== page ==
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The European Union has given its final approval to the common charger directive, a plan that will force Apple and other electronics producers to use USB-C by 2024.
The long-debated plan by the EU to introduce a common charger for producers of small electronics and notebooks has passed its final major hurdle. On Monday, ministers of the EU Council finalized approval of the common charger directive.
Under the plan, USB-C ports will become mandatory on devices, with the logic that a single connector type will allow a charger to be used by multiple devices. This is thought to improve consumer convenience and to significantly reduce electronic waste.
By 2024, it will become mandatory for mobile phones, tablets and e-readers, cameras, game consoles, headphones, wireless mice and keyboards, and portable navigation systems to recharge using USB-C. All notebooks will also be covered by the rules 40 months after the directive comes into force.
As part of the directive, consumers will be able to choose whether to purchase new devices with or without a charger. Four years after coming into force, the European Commission will determine whether an unbundling of chargers should become mandatory.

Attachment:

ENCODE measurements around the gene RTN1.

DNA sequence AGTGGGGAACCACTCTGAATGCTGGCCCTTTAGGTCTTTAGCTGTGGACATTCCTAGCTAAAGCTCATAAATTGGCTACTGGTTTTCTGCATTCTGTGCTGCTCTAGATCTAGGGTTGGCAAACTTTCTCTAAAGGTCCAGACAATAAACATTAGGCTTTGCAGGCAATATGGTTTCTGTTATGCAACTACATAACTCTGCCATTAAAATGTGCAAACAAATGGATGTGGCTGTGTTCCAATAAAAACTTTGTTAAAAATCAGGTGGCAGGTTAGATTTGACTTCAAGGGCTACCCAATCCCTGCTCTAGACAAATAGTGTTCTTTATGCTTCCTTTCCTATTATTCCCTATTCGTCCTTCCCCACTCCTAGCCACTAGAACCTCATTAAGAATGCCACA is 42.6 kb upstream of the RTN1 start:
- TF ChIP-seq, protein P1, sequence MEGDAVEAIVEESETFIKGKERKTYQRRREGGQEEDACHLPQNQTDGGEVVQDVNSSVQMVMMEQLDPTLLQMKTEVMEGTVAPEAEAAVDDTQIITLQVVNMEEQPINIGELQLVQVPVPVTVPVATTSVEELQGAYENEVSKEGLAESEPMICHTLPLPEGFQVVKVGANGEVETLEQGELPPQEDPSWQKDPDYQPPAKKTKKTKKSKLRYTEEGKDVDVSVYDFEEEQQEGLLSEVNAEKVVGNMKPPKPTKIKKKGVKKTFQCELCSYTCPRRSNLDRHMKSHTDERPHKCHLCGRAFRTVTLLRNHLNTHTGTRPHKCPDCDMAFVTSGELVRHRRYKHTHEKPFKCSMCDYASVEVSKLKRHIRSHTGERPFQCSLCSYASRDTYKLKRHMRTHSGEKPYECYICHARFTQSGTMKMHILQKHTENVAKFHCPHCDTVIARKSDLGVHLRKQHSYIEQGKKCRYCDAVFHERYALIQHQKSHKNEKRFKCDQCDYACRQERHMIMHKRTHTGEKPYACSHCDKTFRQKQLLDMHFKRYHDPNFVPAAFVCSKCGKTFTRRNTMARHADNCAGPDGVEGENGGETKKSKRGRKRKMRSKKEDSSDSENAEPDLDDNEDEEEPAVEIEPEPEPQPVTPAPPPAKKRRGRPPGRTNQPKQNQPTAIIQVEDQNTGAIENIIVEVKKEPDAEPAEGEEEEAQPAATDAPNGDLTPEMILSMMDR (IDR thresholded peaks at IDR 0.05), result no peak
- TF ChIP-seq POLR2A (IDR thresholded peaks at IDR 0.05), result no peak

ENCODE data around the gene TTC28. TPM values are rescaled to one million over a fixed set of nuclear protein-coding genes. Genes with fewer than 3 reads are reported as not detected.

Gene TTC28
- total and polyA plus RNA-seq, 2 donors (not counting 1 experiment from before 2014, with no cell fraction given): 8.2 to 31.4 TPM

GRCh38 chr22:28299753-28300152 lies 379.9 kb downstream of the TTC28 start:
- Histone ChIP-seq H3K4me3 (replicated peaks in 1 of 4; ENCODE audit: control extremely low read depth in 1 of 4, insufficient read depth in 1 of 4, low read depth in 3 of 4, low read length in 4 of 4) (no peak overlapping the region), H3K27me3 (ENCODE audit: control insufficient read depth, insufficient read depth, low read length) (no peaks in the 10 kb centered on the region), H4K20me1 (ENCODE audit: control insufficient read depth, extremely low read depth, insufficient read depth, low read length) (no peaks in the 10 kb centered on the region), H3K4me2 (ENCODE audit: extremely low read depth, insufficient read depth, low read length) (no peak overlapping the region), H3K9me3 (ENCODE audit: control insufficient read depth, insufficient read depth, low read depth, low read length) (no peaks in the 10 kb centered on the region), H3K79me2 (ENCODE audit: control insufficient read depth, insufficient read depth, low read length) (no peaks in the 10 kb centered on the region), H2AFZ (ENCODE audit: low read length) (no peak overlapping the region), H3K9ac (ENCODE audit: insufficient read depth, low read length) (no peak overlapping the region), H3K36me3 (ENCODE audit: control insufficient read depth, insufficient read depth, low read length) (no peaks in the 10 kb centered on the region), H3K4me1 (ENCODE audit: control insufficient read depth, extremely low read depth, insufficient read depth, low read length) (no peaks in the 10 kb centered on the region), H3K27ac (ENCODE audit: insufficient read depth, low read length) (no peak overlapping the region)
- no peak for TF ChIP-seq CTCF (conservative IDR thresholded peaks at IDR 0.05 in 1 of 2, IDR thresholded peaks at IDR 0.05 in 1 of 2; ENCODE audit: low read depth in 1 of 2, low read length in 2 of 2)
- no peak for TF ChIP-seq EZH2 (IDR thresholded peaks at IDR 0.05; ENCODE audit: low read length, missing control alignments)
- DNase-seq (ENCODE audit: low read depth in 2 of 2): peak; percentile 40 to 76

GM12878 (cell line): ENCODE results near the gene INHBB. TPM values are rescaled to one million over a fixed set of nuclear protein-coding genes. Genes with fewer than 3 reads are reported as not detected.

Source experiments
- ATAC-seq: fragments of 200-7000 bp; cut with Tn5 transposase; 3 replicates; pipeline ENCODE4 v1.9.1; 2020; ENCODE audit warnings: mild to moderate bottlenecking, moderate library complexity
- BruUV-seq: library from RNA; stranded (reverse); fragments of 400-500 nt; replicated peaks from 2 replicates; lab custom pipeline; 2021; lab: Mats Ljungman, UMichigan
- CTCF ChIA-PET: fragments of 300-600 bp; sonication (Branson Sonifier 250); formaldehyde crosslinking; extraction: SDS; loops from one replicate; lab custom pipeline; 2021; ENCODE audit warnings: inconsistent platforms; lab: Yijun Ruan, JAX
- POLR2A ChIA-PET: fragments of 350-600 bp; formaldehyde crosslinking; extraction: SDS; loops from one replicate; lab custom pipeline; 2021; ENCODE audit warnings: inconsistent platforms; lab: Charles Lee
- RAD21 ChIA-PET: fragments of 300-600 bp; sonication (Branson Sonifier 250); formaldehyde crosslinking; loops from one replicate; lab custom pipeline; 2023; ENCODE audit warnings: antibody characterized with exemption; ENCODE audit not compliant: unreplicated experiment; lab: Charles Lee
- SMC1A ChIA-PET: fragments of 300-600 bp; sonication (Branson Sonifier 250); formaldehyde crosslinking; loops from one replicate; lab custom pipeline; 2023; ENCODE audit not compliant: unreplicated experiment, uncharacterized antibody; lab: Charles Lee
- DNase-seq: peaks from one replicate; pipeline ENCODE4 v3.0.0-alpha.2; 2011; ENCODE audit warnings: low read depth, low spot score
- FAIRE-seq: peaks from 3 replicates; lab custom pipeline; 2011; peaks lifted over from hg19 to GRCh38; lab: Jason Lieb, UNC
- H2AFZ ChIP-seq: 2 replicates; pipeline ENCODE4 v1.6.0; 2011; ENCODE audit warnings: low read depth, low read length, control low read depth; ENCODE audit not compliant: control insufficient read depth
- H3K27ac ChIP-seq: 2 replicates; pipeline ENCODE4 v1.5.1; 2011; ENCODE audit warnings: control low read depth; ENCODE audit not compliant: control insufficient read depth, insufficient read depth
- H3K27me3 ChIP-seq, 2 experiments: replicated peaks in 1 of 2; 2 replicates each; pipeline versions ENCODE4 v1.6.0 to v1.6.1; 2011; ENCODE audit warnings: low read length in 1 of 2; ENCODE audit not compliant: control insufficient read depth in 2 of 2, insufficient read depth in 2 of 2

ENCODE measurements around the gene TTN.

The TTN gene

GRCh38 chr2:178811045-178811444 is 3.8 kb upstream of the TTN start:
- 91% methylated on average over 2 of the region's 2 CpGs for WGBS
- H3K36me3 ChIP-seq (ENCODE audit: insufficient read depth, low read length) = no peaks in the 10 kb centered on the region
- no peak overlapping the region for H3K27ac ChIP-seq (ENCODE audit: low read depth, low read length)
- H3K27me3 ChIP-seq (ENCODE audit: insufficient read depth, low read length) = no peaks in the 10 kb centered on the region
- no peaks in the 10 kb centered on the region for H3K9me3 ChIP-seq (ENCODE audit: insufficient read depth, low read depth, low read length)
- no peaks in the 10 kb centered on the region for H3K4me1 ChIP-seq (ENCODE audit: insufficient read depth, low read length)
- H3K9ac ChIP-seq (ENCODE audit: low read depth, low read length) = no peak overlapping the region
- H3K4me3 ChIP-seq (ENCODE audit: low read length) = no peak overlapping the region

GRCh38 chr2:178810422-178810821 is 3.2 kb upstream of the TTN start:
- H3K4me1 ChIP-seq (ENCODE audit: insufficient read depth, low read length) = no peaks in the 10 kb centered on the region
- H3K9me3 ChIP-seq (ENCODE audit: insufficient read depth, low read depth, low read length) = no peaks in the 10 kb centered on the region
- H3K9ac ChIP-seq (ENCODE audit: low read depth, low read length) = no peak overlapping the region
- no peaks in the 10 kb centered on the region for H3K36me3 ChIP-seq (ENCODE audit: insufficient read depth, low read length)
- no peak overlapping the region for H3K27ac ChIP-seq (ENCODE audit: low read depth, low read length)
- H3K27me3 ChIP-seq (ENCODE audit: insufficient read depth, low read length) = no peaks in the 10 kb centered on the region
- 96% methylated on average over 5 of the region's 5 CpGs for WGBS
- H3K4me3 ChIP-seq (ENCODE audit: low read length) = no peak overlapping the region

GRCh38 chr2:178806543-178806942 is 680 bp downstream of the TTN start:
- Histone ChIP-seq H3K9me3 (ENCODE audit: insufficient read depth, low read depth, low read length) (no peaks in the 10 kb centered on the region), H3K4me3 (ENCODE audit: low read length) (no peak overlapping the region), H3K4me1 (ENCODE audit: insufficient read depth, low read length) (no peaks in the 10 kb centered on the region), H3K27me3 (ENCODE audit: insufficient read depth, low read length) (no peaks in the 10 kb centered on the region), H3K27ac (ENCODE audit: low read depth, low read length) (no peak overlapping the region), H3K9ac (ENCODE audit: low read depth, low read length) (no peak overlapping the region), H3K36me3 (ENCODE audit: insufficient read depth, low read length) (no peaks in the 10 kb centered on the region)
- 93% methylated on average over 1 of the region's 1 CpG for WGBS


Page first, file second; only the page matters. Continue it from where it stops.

Following the approval, the legislative act has to be signed by the President of the European Parliament and the President of the Council, then be published in the Official Journal of the European Union. 20 days later, the rules will come into force, and will start to apply to manufacturers 24 months later.
"We all have at least three mobile phone chargers at home. Looking for the right charger, either at home or at work, can be quite annoying," said Minister for Industry and Trade Jozef Sikela. "On top of this, these chargers amount to 11,000 tonnes of e-waste every year. Having a charger that fits multiple devices will save money and time and also helps us reduce electronic waste."
Apple has yet to publicly discuss the move following the EU's finalization, but it did previously argue against the change. In 2020, Apple insisted a regulation forcing conformity on connectors "stifles innovation rather than encouraging it, and would harm consumers in Europe and the economy as a whole."
The Commission's work isn't complete, however, as it will still look at harmonizing wireless charging technologies for devices. This change may impact MagSafe, Apple's modified form of the prevalent Qi wireless charging standard.